54. 54. LAB TIME • See if you can determine any possible lines of attack simply by browsing your target company’s web site. • Is there a id=12 • What about a funny looking cookie or HTTP header? • How about a login form or registration page? • Every Sci-Fi/Fantasy book I have every read with a Wizard in it describes them as crotchey but highly, if not overly observant
  55. 55. Network Services Nessus, other vuln scanners during a pentest • Running NeXpose,are underor time constraint. Skilled attackers will is for people who a only do this if they aren’t worried about getting caught or blocked. • nmap nse vuln checks, if you want to get caught... • DONT USE NMAP, do version checks and make an educated guess. • IF YOU AREN’T 80% SURE YOUR EXPLOIT WILL WORK, DON’T THROW IT.YOU HAVE FAILED YOUR INTEL GATHERING PHASE out what information • Findpossible vulnerabilities,you have about the service. Determine the gather more information. Rinse Repeat.
  56. 56. LAB TIME • Tell me if [TARGET IP] is vulnerable to anything.Yes you can use prior knowledge. Vuln Hunting is all about experience.
  57. 57. People • Think about where you work. Who is the ‘speaker phone’ for your section/business unit/office/department/company. • Now how would you go about getting that particular person’s work number or email? • This person would know it... How do I get their number? And so on... • Do you send non-phishing emails in pentests? • Why not? • Do you make non-SE phone calls in pentests? • Why not?
  58. 58. LAB TIME • Call the CEO of your target company and complain about their car hitting yours. JUST KIDDING!!!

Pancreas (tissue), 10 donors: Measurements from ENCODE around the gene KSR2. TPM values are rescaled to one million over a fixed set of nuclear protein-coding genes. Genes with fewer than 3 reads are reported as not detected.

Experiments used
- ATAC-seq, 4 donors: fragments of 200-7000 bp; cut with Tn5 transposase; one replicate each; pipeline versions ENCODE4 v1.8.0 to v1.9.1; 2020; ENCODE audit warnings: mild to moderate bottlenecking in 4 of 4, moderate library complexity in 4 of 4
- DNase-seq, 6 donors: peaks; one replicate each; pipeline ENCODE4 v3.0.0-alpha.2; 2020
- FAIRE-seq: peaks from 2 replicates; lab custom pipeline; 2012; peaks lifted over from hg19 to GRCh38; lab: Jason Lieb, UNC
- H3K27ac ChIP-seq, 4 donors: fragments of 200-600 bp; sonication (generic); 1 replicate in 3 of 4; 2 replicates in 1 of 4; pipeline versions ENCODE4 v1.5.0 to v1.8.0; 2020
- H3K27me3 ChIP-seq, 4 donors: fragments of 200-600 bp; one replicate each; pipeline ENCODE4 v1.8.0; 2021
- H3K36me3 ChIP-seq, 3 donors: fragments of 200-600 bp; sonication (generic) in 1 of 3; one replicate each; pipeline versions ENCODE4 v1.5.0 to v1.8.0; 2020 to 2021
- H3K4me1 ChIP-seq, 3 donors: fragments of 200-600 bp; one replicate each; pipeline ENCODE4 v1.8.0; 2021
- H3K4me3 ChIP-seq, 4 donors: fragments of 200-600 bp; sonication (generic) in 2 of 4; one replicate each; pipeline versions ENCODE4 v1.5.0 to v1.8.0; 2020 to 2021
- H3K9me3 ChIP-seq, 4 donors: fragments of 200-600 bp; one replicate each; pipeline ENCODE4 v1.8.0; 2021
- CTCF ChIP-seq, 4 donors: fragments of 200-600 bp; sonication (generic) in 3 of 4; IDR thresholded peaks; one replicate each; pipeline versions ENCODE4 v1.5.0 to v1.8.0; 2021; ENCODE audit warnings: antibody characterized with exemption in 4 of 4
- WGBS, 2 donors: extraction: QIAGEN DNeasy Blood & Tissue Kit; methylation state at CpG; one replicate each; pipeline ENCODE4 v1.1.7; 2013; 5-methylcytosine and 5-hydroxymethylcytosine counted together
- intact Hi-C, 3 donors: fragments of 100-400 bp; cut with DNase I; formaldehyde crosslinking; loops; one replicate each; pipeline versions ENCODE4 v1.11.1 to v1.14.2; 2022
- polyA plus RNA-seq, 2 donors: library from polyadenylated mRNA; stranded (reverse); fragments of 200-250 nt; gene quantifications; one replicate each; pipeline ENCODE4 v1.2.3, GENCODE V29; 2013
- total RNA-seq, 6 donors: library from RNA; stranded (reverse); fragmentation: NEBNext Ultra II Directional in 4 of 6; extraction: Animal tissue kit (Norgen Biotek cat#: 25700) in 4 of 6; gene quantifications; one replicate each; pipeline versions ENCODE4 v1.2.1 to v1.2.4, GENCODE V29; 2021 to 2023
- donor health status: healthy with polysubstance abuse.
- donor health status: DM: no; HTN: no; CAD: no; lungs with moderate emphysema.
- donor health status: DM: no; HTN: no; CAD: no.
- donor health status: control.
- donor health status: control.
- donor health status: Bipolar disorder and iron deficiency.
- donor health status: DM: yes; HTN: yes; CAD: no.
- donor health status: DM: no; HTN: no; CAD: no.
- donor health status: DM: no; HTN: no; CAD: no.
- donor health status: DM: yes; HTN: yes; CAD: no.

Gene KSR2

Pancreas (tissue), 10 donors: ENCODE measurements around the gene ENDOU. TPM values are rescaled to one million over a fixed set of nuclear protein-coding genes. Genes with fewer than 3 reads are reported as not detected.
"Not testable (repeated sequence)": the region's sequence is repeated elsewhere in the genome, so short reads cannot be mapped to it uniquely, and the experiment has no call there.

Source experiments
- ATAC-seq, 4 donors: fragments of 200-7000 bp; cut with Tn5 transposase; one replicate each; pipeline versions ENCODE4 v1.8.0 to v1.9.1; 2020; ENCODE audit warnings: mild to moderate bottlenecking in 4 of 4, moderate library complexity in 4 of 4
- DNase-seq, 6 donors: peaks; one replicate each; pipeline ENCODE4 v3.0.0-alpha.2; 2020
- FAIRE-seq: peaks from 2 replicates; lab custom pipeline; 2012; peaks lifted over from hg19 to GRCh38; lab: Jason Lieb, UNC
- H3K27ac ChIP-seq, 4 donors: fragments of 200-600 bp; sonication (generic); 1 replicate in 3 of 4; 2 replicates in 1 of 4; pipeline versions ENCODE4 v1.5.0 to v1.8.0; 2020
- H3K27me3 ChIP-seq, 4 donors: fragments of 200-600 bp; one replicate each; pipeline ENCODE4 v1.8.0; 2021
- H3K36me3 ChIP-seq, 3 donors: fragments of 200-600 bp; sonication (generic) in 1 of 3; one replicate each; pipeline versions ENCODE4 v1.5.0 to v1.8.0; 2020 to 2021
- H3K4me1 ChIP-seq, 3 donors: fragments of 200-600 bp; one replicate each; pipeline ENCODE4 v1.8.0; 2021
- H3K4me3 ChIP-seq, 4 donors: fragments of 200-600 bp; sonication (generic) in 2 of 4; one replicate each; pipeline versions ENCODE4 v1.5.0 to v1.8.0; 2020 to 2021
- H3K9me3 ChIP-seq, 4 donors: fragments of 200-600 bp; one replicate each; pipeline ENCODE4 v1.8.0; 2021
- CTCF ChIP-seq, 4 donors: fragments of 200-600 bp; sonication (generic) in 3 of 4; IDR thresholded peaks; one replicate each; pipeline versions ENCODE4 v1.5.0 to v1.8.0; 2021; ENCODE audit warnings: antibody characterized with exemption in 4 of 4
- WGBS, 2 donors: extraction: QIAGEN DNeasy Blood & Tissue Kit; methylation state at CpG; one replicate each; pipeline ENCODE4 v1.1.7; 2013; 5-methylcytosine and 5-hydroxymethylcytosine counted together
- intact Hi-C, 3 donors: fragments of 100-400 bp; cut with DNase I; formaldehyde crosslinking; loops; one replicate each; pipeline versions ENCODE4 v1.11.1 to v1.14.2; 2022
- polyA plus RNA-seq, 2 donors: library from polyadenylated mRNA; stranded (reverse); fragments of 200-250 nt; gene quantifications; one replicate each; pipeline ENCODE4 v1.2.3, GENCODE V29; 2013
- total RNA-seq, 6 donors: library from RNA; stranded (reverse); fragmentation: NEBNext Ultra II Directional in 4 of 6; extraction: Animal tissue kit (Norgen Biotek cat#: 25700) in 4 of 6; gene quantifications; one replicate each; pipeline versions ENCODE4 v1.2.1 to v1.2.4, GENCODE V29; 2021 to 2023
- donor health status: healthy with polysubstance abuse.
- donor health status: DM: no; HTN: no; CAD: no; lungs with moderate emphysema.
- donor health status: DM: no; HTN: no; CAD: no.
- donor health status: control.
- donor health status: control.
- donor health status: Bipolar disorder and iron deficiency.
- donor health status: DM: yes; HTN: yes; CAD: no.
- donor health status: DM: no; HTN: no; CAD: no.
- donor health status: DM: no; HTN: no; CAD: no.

59. 59. Agenda • Networking for Pentesters • Information Operations • Vuln Hunting • Exploitation • Persistence • Pivoting
  60. 60. Exploitation • Payload Selection • Targeting
  61. 61. Payloads • Metasploit Payloads • Singles - Fully functional, self contained payloads. For example ‘add_user’ • Staged - Uses tiny ‘stager’ shellcode in exploit that connects over the network to the attacker in order to download the reset of the payloads functional code • Shellcode from the net • Put your big boy pants on, because it might be backdoored, trojaned or otherwise evil.
  62. 62. Payload selection • Does your target have egress filtering? • Do they have Windows systems or Macs? • Do they have protocol inspection? • Do they have Java installed?
  63. 63. LAB TIME • What payloads exist in the Metasploit Framework? • Which payload are you going to use? • WHY!!!?
  64. 64. Targeting • ‘show targets’ in Metasploit is an important step in the process • if your at this point and you still aren’t sure, go gather more information.
  65. 65. Agenda • Networking for Pentesters • Information Operations • Vuln Hunting • Exploitation • Persistence • Pivoting
  66. 66. Persistence • Know the System • Know the User
  67. 67. Agenda • Networking for Pentesters • Information Operations • Vuln Hunting • Exploitation • Persistence • Pivoting
  68. 68. Pivoting • Windows ‘Super Secret Ninja Hacker Tools’ • (Ninjas suck, they use Windows) • net • at • dir • Meterpreter tools: • Metasploit Pro VPN pivoting (‘cause it’s PIMP!) • portfwd • Metasploit tools: • route • psexec
  69. 69. LAB TIME • Pivot from our Metasploitable box to the other machine on the DMZ • Then try to find a way into the intranet
  70. 70. thats it.. GTFO 100.100.100.101 Feedback: notaconwizards@gmail.com